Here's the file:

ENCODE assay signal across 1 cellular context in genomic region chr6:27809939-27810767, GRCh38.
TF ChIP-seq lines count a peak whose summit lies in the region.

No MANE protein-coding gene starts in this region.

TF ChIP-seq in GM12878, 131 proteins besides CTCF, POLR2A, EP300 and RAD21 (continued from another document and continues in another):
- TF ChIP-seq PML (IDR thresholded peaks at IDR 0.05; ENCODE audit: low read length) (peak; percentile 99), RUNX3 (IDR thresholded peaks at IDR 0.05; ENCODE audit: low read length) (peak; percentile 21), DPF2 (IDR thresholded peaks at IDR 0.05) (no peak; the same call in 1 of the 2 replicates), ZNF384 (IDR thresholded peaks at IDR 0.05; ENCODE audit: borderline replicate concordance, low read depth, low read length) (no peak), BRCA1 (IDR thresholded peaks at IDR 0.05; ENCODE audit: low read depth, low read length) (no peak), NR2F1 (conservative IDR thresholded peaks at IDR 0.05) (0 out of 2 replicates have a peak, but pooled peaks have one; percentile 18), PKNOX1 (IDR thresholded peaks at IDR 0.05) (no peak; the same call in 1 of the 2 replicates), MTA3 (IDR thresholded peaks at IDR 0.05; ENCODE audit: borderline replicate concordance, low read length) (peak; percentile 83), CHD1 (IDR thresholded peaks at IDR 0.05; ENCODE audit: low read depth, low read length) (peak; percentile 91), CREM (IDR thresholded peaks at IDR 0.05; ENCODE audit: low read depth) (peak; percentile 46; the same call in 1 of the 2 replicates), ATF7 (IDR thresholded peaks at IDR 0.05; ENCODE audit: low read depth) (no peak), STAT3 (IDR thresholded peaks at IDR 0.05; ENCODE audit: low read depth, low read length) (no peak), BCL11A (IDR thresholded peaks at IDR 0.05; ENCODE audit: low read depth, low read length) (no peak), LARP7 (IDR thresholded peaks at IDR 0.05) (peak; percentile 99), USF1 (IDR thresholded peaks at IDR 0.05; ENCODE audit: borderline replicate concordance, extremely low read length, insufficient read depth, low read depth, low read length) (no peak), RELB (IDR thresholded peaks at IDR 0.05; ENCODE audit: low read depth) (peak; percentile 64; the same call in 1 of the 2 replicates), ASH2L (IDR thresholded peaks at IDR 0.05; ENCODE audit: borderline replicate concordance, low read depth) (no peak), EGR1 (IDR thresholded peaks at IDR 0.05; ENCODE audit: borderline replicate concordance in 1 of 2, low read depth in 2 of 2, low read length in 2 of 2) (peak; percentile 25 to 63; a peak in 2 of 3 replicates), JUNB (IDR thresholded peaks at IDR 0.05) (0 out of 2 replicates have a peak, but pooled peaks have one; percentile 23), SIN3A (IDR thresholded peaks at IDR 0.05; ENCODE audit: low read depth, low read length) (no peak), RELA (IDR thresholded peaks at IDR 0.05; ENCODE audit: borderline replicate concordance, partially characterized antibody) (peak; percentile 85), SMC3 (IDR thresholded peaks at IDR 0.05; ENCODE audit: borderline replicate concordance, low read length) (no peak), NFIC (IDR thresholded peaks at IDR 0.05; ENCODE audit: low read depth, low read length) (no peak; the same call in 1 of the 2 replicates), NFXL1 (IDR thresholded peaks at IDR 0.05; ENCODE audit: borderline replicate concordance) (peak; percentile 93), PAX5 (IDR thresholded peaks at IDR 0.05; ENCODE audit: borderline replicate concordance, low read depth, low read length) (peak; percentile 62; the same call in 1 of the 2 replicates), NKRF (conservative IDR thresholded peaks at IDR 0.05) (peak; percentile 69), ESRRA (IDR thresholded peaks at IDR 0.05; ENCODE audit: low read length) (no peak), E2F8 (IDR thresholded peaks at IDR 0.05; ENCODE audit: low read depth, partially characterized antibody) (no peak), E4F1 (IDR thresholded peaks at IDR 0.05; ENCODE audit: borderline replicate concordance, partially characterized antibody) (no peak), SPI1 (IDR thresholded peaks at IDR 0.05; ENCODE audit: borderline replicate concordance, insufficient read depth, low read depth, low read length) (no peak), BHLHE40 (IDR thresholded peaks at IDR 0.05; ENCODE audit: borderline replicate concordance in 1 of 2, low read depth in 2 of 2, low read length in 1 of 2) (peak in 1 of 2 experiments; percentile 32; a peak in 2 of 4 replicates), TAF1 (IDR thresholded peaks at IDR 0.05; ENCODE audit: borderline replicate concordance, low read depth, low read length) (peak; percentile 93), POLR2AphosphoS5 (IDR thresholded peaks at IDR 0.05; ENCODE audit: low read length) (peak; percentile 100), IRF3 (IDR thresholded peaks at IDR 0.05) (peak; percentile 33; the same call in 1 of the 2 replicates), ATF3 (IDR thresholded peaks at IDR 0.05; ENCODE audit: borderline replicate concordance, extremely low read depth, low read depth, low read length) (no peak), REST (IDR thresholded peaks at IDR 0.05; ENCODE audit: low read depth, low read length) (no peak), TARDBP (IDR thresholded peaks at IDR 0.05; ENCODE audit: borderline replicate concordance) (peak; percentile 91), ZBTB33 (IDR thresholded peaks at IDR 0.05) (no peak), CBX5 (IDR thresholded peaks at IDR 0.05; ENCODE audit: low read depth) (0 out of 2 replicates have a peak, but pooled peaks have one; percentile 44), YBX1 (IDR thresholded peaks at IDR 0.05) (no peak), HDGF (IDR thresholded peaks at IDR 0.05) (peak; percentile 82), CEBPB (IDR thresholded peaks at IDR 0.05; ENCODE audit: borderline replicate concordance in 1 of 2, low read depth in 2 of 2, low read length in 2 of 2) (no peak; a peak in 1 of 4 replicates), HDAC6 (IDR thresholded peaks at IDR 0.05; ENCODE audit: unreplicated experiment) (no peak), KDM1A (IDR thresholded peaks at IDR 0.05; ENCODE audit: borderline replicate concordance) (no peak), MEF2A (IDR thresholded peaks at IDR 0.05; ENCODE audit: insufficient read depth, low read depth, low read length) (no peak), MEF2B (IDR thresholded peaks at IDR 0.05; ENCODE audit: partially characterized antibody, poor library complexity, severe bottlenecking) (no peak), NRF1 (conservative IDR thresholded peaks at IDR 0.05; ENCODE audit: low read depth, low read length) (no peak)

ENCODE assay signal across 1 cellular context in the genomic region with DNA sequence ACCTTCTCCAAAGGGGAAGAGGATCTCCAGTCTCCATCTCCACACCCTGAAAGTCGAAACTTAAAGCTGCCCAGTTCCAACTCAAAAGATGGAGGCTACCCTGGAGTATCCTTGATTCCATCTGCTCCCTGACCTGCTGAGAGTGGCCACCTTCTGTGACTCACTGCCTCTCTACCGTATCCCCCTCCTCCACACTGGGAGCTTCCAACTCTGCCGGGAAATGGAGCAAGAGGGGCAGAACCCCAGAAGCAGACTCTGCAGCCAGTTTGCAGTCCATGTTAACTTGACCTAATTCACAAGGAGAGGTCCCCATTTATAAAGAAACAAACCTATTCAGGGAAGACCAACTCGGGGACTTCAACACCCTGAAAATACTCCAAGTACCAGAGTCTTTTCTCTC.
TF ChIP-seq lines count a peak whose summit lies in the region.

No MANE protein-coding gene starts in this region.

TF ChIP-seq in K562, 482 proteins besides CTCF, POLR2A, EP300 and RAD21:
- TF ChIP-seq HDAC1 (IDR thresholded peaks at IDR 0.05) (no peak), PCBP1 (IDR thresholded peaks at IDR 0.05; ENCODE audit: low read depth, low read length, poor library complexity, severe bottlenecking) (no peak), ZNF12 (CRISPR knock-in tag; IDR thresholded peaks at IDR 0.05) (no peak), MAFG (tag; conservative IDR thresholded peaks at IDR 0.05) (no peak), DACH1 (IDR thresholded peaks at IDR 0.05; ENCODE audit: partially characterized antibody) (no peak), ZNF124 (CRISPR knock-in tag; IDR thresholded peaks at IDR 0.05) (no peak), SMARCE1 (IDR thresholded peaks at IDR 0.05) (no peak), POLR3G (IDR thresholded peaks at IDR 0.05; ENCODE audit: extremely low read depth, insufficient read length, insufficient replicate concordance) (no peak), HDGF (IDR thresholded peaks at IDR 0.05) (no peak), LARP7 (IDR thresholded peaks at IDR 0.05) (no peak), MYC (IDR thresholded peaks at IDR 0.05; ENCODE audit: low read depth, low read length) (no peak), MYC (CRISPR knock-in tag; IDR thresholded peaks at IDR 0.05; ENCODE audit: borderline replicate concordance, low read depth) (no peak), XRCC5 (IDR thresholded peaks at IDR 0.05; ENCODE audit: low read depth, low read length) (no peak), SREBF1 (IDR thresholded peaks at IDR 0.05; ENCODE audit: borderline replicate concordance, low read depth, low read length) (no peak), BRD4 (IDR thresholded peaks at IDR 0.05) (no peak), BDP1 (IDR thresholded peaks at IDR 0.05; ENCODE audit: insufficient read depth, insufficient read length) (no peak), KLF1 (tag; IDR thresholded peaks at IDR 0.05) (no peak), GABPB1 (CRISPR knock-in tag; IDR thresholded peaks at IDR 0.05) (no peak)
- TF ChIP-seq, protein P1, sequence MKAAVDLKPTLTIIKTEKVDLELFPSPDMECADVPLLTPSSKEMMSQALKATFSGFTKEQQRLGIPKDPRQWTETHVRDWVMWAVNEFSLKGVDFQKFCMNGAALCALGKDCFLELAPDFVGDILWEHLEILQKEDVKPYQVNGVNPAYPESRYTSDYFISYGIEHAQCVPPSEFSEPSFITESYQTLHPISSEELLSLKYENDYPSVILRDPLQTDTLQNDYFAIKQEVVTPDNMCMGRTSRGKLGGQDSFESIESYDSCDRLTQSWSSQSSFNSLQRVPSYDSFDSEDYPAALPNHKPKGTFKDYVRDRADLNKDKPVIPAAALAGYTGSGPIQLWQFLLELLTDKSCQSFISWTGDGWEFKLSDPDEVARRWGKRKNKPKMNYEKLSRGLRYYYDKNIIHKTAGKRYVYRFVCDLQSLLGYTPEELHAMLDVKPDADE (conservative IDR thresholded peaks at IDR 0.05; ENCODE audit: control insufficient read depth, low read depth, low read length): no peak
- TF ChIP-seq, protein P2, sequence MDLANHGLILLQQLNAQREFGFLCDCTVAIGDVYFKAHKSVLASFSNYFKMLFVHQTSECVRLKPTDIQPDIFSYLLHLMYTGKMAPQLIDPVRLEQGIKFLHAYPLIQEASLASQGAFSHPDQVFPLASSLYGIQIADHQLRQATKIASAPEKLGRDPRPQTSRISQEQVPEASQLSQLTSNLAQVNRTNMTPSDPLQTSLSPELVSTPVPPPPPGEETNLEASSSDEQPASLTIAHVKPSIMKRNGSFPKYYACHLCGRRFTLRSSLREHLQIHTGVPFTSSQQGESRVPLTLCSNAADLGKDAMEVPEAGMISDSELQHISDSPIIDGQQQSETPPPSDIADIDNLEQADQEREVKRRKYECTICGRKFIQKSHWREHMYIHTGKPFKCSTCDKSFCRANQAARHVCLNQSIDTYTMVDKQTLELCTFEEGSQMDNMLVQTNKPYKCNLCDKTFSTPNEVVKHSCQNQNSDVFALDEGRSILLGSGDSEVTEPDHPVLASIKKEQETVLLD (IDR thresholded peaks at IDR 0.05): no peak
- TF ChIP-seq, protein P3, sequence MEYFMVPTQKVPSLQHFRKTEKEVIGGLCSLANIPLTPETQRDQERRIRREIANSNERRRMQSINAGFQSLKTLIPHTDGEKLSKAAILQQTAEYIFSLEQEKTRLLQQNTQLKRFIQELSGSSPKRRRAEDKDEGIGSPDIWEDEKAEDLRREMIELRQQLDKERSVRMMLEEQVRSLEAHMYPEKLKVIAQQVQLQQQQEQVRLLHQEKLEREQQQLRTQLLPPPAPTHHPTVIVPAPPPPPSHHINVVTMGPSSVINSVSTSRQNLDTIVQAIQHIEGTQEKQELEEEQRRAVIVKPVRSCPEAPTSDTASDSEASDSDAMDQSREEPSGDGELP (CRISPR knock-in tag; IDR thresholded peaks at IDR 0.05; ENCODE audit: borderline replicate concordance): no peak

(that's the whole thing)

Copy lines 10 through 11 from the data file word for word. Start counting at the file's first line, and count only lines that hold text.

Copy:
- TF ChIP-seq HDAC1 (IDR thresholded peaks at IDR 0.05) (no peak), PCBP1 (IDR thresholded peaks at IDR 0.05; ENCODE audit: low read depth, low read length, poor library complexity, severe bottlenecking) (no peak), ZNF12 (CRISPR knock-in tag; IDR thresholded peaks at IDR 0.05) (no peak), MAFG (tag; conservative IDR thresholded peaks at IDR 0.05) (no peak), DACH1 (IDR thresholded peaks at IDR 0.05; ENCODE audit: partially characterized antibody) (no peak), ZNF124 (CRISPR knock-in tag; IDR thresholded peaks at IDR 0.05) (no peak), SMARCE1 (IDR thresholded peaks at IDR 0.05) (no peak), POLR3G (IDR thresholded peaks at IDR 0.05; ENCODE audit: extremely low read depth, insufficient read length, insufficient replicate concordance) (no peak), HDGF (IDR thresholded peaks at IDR 0.05) (no peak), LARP7 (IDR thresholded peaks at IDR 0.05) (no peak), MYC (IDR thresholded peaks at IDR 0.05; ENCODE audit: low read depth, low read length) (no peak), MYC (CRISPR knock-in tag; IDR thresholded peaks at IDR 0.05; ENCODE audit: borderline replicate concordance, low read depth) (no peak), XRCC5 (IDR thresholded peaks at IDR 0.05; ENCODE audit: low read depth, low read length) (no peak), SREBF1 (IDR thresholded peaks at IDR 0.05; ENCODE audit: borderline replicate concordance, low read depth, low read length) (no peak), BRD4 (IDR thresholded peaks at IDR 0.05) (no peak), BDP1 (IDR thresholded peaks at IDR 0.05; ENCODE audit: insufficient read depth, insufficient read length) (no peak), KLF1 (tag; IDR thresholded peaks at IDR 0.05) (no peak), GABPB1 (CRISPR knock-in tag; IDR thresholded peaks at IDR 0.05) (no peak)
- TF ChIP-seq, protein P1, sequence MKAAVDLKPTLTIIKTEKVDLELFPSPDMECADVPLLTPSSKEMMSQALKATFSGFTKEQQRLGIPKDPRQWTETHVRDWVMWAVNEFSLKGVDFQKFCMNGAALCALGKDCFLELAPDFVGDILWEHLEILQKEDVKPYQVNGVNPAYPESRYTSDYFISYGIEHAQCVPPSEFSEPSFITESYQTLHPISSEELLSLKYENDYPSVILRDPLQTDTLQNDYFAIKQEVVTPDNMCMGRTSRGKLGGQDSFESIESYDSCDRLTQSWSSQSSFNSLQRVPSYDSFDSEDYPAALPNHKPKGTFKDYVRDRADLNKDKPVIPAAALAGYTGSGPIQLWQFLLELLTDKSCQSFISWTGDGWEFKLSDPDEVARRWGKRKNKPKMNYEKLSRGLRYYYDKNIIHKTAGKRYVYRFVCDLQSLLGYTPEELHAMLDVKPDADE (conservative IDR thresholded peaks at IDR 0.05; ENCODE audit: control insufficient read depth, low read depth, low read length): no peak